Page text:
Tap into Educators' Sense of Purpose to Create Equitable Classrooms and Schools
Nelson, Sarah W., Guerra, Patricia L., Journal of Staff Development
Most professional development in diversity focuses on two aspects: recognizing issues of inequity and building cultural knowledge. While these are important and necessary steps in developing cultural proficiency, they are not enough. In order to address systemic inequities and create culturally responsive classrooms and schools, educators must take action to transform policy and practice.
Sometimes the action is simple, such as providing parents with documents in their native language rather than assuming they understand communication in English. Another relatively easy strategy is to broaden students' perspectives by helping them learn about cultures other than their own. Educators tend to be willing to take actions such as these because they are familiar practices and most people will agree they are necessary and reasonable in today's diverse schools.
However, when the required action goes against accepted school norms, educators are less likely to act. Educators know that acting against accepted practices disrupts the school climate and makes people uncomfortable. Colleagues and supervisors may question the motives of educators who raise equity issues or suggest changes. The educator may be viewed as a troublemaker. Because of this, educators are often reluctant to act, even when they believe it is the right thing to do. Taking action that is necessary but unpopular requires a level of courage and moral conviction that may not come naturally. Professional developers can help educators develop the courage to go beyond recognizing issues of inequity to taking action to address them.
SENSE OF PURPOSE
Moving educators to action begins with tapping into educators' sense of purpose and commitment to educating all students well. While we would be the first to say schools have a lot of work to do to become equitable, we would also say that the inequities we find in schools have little to do with educators' lack of concern about students being educated well. In fact, we believe most educators have a deep desire to ensure all students have a chance to succeed. Professional developers can tap into educators' sense of purpose about their work to help them understand they have the responsibility and the capacity to help create equitable classrooms and schools.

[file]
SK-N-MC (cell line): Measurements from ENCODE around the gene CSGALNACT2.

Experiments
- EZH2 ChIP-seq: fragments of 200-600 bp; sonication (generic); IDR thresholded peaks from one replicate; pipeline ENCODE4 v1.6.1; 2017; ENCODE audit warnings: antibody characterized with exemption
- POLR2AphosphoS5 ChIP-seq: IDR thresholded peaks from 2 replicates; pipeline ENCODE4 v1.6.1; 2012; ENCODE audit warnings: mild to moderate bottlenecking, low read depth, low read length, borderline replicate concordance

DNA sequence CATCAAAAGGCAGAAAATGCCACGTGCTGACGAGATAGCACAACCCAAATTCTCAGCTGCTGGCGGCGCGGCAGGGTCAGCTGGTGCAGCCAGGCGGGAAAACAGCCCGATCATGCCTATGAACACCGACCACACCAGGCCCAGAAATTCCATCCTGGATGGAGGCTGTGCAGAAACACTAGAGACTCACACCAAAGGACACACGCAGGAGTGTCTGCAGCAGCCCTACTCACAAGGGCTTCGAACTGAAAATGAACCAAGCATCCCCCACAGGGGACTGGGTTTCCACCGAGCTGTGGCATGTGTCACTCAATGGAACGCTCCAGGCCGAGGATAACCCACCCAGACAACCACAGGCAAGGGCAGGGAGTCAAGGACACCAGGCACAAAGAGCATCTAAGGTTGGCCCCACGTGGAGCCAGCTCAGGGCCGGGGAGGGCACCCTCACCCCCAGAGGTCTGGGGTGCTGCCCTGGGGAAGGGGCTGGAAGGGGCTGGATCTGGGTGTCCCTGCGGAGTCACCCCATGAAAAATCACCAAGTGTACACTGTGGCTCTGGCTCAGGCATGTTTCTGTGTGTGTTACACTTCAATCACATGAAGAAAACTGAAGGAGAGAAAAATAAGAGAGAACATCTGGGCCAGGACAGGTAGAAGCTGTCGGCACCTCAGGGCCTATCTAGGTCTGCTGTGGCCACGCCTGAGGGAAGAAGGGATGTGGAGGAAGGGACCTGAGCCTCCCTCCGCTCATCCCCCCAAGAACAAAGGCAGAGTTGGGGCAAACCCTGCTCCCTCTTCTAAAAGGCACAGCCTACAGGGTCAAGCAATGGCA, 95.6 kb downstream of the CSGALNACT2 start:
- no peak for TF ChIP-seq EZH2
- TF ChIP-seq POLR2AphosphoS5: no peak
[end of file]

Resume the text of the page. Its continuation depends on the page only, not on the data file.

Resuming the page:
Responsibility comes from professional ethics that call for educators to uphold the right of every student to have equal educational opportunity (NEA, 2012). What this ethical obligation means is that once an educator becomes aware that a student or a group of students may not have the same education opportunity as other students, the educator has a professional responsibility to do something to protect those students' rights. Educators may assume this responsibility belongs only to principals and other administrators, but that is not the case. Every educator has this responsibility. Professional developers can make this responsibility clear by giving educators scenarios that depict common equity dilemmas educators face. Working through scenarios and discussing possible outcomes help educators understand why action is important and what the consequences of inaction may be. Doing so allows educators to consider their own position and what they might do in a similar case.
The next step in helping educators develop the courage to act is understanding that taking action does not require having authority or even having a group of like-minded colleagues. An individual teacher has the capacity to take action that will make a difference. Teachers can create change by working within their own classrooms to develop culturally responsive practices that serve as models for other teachers. They can ask questions about practices that seem inequitable. They can engage other teachers in conversation about culturally responsive teaching and learning. They can organize a book study to help teachers understand what it means to create culturally responsive classrooms and schools. …